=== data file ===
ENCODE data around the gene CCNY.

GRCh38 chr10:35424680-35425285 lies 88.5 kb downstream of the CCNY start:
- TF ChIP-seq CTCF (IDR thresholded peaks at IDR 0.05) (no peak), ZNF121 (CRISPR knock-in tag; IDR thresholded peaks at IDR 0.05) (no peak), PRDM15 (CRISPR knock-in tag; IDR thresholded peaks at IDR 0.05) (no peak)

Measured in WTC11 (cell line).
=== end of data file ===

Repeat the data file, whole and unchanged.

ENCODE data around the gene CCNY.

GRCh38 chr10:35424680-35425285 lies 88.5 kb downstream of the CCNY start:
- TF ChIP-seq CTCF (IDR thresholded peaks at IDR 0.05) (no peak), ZNF121 (CRISPR knock-in tag; IDR thresholded peaks at IDR 0.05) (no peak), PRDM15 (CRISPR knock-in tag; IDR thresholded peaks at IDR 0.05) (no peak)

Measured in WTC11 (cell line).